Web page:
Afghanistan Earthquake Afghanistan Earthquake

Massive earthquake hits already critical situation in Afghanistan. Donate Now.

Massive earthquake hits already critical situation in Afghanistan. Donate Now.

On the morning of 7 October, an earthquake of magnitude-6.3 shook Herat in North-west Afghanistan, where CARE has been implementing a cash-for-work project aimed at building resilience.

The district of Zindajan was the worst hit with at least 1,294 people killed, a further 1,688 injured, and 500 people still missing, but these figures are expected to change as search and rescue continues. 

CARE quickly mobilised resources to address the urgent needs of the more than 12,000 people affected. The destruction of homes and infrastructure will affect thousands, including approximately 1,400 internally displaced persons (IDPs) from 300 families and a further 2,100 people who have been displaced to Herat City, where they are currently residing in abandoned buildings.

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The team has identified that affected households are in urgent need of cash, food, clean water and shelters, and also plan to distribute 120 dignity kits and 120 blankets to women and girls affected by the earthquake.

The situation in Afghanistan has been tumultuous for some time: conflict forced more than 700,000 people from their homes in 2021, while drought, rising food prices, COVID-19, and economic decline have contributed to around half the country going to bed hungry each night. The country’s south-east is also still recovering from an earthquake of magnitude-6.1 that killed more than 1,000 people in June 2022.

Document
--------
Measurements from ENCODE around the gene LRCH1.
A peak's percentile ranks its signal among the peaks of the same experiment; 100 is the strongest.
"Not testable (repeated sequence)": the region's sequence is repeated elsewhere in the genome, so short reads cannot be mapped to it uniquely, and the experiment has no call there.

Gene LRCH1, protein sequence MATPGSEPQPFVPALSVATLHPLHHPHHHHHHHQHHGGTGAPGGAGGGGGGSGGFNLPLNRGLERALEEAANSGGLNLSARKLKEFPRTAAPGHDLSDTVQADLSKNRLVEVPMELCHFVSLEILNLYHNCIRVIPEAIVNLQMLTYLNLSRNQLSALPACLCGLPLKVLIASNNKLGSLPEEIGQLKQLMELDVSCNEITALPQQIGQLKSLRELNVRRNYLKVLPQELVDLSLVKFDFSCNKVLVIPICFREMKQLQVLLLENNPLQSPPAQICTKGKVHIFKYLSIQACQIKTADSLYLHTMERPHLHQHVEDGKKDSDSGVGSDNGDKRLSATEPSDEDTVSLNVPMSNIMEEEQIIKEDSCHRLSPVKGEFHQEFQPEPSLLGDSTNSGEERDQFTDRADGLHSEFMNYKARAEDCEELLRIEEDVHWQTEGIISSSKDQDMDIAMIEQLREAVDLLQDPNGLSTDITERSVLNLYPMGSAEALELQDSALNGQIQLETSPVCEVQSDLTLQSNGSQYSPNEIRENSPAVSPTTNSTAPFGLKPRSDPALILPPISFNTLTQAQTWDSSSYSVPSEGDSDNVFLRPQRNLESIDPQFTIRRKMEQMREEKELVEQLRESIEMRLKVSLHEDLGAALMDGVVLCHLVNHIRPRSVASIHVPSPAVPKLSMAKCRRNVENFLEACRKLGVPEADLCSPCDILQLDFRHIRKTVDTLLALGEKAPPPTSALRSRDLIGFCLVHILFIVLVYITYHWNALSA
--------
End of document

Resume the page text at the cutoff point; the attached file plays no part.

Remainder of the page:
“CARE is deeply saddened by the devastating earthquake … at a time when Afghanistan was already facing a severe humanitarian crisis that was significantly under-funded. The current Humanitarian Response Plan that aims to support 23.7M people in the country is only 33.9% funded, while needs are increasing rapidly. The fast-approaching winter, combined with this new disaster, is likely to exacerbate the existing challenges and make it even more difficult for people to meet their basic needs, like adequate shelter, food, and medicine.”

Reshma Azmi, Afghanistan Deputy Country Director

What is CARE doing in Afghanistan?

CARE Afghanistan has deployed four mobile health teams to the two affected villages of Zinda Jan district, as well as a team to care for livestock affected by the earthquake. The team has also provided axes and shovels to daily wage labourers already working on one of CARE’s canal irrigation projects, to support the response. 

CARE has identified that affected households are in urgent need of cash, food, clean water and shelters, and are concerned for women and girls who are extremely vulnerable in times of crises. We plan to distribute dignity kits, blankets, and tarpaulins to affected households in the first instance.

How will my donation support people in Afghanistan?